Transgender, Transformative | Government red tape and few treatment options confront transgender individuals in Lebanon.
LGBT, which stands for Lesbian, Gay, Bisexual, and Transgender, has been the catchall term for everyone that’s not heterosexual for some time now. Originally called the “gay community,” the initial ism LGB appeared in the United States in the 1980s, as many felt the word “gay” did not accurately capture the community’s diversity. The“T” wasn’t added until 1988 and didn’t become part of the mainstream lexicon until the 1990s. More recently, some activists and media outlets have added a “Q,” for queer or questioning, and an“I,” for intersex, which refers to people whose genetic makeup straddles both sides of the male-female divide.
Yet despite the lengthening acronym,the non-heterosexual community remains far from monolithic. Though they may unite as sexual minorities for political activism, the experiences of someone who is gay or bisexual differ vastly from those of someone who is transgender. Lebanon, for example, is considered by some to be among the more gay-friendly countries in region;gay rights activists have been agitating for the repeal of Article 543, which prohibits “sexual intercourse contrary to the order of nature,” and has been used to prosecute homosexuality in the country. Meanwhile, NGOs like Proud Lebanon have marshalled the support of Lebanese celebrities to push for equality on social media. But is Lebanon equally progressive when it comes to transgender rights?
On March 4, AUB held a seminar entitled, “The Journey from Gender Dysphoria to Gender Euphoria,” which shed light on important research into the transgender experience. Senior lecturer of health promotion and community health at AUB’s Faculty of Health Sciences and Ob/Gyn specialist at AUBMC Dr. Faysal El Kak spoke atthe seminar of current and future treatment options for Lebanon’s transgender community.
In Lebanon, changing genders requires government approval. “Before you can get a sex-change, you need official papers from a psychiatrist and other doctors,” says El Kak. A transgender person can’t just go to the doctor and ask for reassignment surgery. Rather,that person needs a professional medical opinion compelling enough to persuade a judge to draft a legal opinion authorizing reassignment surgery.
One of the reasons that government has to get involved is because changing one’s sex also means changing the census. In Lebanon, you’re either a man or a woman. “The government
has a binary mind. They don’t recognize a third gender,” says El Kak. Most countries view gender this way, but several, including Nepal, India, Germany, Pakistan, and Bangladesh,among others, have begun issuing national identity cards that list “undetermined,” “non-specific,” or “hijra,” which refers to India’s transgender community.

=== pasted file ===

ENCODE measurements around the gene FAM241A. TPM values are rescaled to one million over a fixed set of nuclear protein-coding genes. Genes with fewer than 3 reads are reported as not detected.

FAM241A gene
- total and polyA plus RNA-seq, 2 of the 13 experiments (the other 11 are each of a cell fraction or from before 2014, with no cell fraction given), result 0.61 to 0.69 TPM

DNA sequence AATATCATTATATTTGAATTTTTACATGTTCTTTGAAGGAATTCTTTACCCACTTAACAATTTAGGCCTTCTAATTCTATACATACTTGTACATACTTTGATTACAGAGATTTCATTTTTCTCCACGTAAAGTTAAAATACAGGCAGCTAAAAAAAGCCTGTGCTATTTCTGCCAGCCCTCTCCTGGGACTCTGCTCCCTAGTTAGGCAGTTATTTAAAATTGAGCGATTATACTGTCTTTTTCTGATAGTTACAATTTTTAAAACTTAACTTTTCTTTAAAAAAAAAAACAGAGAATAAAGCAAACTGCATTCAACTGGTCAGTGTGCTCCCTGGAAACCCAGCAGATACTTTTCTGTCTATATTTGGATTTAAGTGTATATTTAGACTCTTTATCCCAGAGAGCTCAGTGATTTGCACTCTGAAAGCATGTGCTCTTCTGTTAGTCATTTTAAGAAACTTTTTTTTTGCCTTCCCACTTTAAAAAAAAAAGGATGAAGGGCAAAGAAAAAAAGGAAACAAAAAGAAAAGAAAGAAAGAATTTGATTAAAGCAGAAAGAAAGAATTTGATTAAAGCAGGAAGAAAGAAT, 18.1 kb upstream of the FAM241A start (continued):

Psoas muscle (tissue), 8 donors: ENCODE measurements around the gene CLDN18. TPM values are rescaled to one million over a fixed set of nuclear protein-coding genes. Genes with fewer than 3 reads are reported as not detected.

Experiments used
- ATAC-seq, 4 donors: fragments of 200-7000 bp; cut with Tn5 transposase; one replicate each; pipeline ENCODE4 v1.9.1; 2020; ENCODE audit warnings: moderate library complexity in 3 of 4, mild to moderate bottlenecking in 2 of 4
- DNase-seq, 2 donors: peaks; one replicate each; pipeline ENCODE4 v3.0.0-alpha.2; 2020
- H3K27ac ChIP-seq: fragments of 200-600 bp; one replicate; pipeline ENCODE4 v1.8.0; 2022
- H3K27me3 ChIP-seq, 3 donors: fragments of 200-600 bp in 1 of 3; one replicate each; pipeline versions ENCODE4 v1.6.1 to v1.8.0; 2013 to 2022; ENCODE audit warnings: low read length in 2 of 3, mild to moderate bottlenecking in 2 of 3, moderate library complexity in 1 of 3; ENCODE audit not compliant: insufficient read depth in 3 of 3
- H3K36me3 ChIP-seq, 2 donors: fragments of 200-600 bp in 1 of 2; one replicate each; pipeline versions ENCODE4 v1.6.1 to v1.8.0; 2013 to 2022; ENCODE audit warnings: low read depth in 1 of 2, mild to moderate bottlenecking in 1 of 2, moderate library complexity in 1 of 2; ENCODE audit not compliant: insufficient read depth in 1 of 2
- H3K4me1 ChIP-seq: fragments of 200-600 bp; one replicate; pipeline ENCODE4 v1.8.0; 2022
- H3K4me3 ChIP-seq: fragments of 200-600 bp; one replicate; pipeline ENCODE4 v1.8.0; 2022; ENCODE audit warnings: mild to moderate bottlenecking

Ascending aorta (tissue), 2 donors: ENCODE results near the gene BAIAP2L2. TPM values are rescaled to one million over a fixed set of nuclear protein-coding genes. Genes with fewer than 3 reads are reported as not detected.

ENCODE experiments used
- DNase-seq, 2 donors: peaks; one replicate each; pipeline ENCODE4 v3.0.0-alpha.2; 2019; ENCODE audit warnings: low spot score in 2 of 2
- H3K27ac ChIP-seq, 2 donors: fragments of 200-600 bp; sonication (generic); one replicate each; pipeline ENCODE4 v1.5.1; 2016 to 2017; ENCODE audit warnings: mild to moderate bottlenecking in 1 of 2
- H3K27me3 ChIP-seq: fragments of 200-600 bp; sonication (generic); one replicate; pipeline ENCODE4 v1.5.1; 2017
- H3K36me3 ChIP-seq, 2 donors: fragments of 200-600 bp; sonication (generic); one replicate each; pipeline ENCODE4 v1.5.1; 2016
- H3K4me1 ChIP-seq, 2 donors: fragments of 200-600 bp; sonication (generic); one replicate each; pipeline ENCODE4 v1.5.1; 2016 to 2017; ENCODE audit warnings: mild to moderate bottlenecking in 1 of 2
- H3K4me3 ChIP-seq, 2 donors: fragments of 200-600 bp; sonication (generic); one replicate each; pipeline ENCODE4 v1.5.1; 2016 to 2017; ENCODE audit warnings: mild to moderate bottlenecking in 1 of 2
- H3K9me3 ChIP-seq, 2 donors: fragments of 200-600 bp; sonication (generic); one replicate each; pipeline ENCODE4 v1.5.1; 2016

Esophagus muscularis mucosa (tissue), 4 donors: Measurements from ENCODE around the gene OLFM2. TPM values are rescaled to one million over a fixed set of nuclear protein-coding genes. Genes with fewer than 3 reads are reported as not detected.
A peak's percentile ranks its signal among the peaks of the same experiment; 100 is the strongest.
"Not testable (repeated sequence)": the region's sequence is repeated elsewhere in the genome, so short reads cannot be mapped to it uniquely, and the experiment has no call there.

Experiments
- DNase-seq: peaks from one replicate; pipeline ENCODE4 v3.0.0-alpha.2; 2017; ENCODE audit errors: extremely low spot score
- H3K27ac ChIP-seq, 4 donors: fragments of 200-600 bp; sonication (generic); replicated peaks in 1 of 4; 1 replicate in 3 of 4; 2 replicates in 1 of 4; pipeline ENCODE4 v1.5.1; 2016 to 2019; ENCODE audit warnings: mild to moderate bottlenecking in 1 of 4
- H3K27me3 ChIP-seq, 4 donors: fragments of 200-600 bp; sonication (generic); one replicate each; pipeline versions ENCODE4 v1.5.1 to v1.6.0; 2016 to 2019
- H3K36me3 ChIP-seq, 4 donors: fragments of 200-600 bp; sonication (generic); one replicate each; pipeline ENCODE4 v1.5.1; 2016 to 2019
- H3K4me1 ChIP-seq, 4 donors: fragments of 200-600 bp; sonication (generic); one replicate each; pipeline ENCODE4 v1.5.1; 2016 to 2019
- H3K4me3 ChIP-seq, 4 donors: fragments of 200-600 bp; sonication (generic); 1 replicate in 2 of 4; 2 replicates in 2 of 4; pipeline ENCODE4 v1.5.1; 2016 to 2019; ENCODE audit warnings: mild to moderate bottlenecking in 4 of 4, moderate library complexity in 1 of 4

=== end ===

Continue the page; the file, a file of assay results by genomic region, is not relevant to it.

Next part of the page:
Because getting a sex change is so involved, expensive, and permanent,many people with gender identity disorder (GIS) opt out of the procedure,settling instead for hormone treatment.“The surgery is very detailed and expensive,” says El Kak. “Some regret it.”
At present, no hospital in Lebanon,including AUBMC, offers transgender-related services. Lebanese doctors are capable of performing the treatments,but they don’t advertise that fact. Only a handful of medical centers in the world, namely in Canada and the Netherlands, openly advertise transgender-related services.
But that doesn’t mean a student suffering from GIS needs to travel abroad for treatment. Estimates of GIS’s prevalence among the general population vary widely, between one transgender person per 170 people to one per 30,000. Transgender students that need help can speak to El Kak:
“I myself would follow the case for a student and we would consult with different medical professionals and if there’s a strong case based on international guidelines, we would help that case.”
El Kak and other activists continue to advocate for recognition and better treatment of the entire LGBTQI community, but realize transgender rights may be a harder sell among certain constituencies than gay rights. “Instead of highlighting one controversial issue, like transgender, we are coming together to push the whole movement forward. If we keep things moving based on evidence, science and needs, there will be change.”
Author: Not specified in original article